This is accurate: in our tests, we clocked a standard quality A3+ print at 3 mins 24 secs from the point at which the rollers engaged the paper to the time the picture was ejected.
Selecting the highest quality Photo Resolution Performance Management (RPM) setting, we saw the A3+ printing time increasing to 7 mins 55 secs, with an A4 print at the same Photo RPM setting taking 3 mins 41 secs.
Getting excellent prints with the Epson Stylus Photo 1500W/Artisan 1430 is a fairly stress-free process. Glossy media is a particular strength, with images produced on Epson Premium Glossy paper appearing bright and vivid throughout our test when the printer was handling the colour management.
The colour palette runs towards the warm side, which is noticeable in the greyscale wedge on our printer test chart. There is, at least, some separation between the dark tones.
Solid blocks of colour are rendered well. Particular highlights are the bold black, vibrant red and creamy, rich yellow. Magenta and cyan proved a little airy, but blue and green were fairly clean.
Some banding was noticeable in the rainbow strips. The Epson 1500W doesn't have red and green ink cartridges, which means the colour gamut lacks a little in scale as a result.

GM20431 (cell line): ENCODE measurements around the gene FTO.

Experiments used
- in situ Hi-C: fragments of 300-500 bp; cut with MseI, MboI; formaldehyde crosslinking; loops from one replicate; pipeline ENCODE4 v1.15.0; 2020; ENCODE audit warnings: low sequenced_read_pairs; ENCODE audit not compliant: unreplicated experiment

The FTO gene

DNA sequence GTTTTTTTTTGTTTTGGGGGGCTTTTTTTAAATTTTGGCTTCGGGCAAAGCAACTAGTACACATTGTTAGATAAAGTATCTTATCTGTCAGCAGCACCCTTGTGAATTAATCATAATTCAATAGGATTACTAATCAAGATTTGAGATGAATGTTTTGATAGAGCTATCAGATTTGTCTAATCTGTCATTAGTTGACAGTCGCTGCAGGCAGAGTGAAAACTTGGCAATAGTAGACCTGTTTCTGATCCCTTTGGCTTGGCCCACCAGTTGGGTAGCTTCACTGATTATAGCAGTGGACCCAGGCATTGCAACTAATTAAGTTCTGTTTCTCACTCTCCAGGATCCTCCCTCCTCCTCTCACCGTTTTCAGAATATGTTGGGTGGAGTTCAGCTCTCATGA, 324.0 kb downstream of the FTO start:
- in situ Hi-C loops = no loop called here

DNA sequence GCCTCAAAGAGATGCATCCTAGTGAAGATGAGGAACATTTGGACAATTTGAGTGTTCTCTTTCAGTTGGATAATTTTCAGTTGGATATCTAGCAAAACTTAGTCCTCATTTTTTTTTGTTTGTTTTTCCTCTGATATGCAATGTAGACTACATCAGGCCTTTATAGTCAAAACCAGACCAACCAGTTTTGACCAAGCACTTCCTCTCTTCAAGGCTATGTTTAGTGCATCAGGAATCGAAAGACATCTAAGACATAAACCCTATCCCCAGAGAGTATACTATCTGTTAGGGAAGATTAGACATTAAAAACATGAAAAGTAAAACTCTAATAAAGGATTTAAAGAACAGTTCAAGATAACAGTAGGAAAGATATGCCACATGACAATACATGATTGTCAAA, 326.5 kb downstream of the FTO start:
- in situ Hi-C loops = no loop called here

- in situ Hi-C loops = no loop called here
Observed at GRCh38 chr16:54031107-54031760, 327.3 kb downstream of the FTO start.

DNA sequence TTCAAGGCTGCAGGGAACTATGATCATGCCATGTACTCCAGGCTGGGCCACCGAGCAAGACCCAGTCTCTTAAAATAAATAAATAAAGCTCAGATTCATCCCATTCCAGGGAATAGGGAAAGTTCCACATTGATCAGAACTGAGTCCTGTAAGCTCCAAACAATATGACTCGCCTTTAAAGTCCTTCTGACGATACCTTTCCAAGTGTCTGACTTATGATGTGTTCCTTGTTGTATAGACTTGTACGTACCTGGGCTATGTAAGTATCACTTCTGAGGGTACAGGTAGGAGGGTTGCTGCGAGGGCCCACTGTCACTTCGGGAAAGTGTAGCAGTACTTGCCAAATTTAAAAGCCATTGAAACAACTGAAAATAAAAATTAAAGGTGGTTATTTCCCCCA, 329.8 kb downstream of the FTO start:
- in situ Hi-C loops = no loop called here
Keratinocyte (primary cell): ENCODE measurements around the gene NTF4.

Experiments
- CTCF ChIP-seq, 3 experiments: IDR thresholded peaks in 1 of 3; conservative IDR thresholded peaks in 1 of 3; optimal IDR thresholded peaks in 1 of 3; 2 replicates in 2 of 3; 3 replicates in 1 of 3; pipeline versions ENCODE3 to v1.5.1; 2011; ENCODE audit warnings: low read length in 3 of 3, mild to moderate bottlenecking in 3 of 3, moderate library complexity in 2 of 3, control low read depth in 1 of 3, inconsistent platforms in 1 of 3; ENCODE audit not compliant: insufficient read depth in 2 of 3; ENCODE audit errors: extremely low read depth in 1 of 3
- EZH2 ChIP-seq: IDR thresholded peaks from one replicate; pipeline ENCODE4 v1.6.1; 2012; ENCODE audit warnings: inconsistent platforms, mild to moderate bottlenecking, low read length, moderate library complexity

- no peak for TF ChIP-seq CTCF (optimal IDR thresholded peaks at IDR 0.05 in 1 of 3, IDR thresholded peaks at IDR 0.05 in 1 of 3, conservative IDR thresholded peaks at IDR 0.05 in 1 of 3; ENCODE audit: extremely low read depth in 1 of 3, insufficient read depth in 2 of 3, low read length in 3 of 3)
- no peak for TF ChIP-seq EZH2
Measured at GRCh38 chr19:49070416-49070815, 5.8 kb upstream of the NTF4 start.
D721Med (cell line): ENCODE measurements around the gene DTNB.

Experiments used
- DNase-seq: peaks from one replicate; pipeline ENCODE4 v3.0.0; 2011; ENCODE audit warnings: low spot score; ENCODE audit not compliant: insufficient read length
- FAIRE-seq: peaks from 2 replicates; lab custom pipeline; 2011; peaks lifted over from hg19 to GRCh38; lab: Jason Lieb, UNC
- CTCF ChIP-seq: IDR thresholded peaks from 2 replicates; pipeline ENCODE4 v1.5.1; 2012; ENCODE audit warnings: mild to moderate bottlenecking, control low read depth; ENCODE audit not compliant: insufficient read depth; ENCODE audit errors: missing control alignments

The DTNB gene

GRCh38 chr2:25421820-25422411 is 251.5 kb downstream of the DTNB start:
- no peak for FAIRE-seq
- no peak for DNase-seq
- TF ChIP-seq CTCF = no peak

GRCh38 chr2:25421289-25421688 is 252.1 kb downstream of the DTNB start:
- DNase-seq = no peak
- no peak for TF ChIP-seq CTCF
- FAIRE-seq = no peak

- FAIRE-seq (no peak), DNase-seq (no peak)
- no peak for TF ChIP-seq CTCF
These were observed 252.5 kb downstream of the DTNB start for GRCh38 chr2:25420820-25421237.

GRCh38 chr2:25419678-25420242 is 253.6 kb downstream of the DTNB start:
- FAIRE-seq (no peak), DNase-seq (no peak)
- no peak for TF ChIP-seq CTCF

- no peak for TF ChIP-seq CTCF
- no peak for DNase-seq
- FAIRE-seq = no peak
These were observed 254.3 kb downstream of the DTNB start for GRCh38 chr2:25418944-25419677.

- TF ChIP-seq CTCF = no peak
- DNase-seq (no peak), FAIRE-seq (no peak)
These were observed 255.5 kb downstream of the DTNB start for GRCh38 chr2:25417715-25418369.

The Epson Stylus Photo 1500W isn't quite as forgiving with mismatched profiles and media types as a printer like the Canon Pixma Pro-1, but then, it costs around half as much.
This is particularly evident when making black and white prints. Because the Epson Stylus Photo 1500W doesn't feature dedicated monochrome inks, it has to blend its colour inks to great shades of grey. In our experience, glossy media exhibited a green or cyan cast when outputting mono images. Our tests with matte paper faired much better.
Levels of detail are strong, even with the printer set to standard 'Photo' output. Some stepping is discernible in the concentric rings, but you do have to go hunting for it with a loupe.
We're not convinced that the additional drain on ink reserves and extended time that the high-quality Photo RPM setting brings are worth it though - standard setting delivers results that have equally as much bite.
Slotting into the Epson photo printer lineup between the Epson Stylus Photo 1400 (which we expect to be phased out soon) and Epson Stylus Photo R200, the Epson Stylus Photo 1500W hits the sweet spot of convenience, quality and functionality when it comes to wide-format A3+ printing.
It's easy to use, with W-Fi printing giving it additional versatility. The printer driver offers a good level of control, and glossy prints are excellent.
Getting the best, neutral black and white prints on glossy paper is a challenge, and ultimately if you intend on printing lots of monochrome images you need to consider looking elsewhere.
The Epson Stylus Photo 1500W comes with a decent range of colour profiles, and is capable of good results straight out of the box. It doesn't do anything to dent Epson's reputation for producing printers that excel with glossy media, and it's a sold all-rounder, capable of producing high-quality pictures for the price. Running costs can be on the high side, though.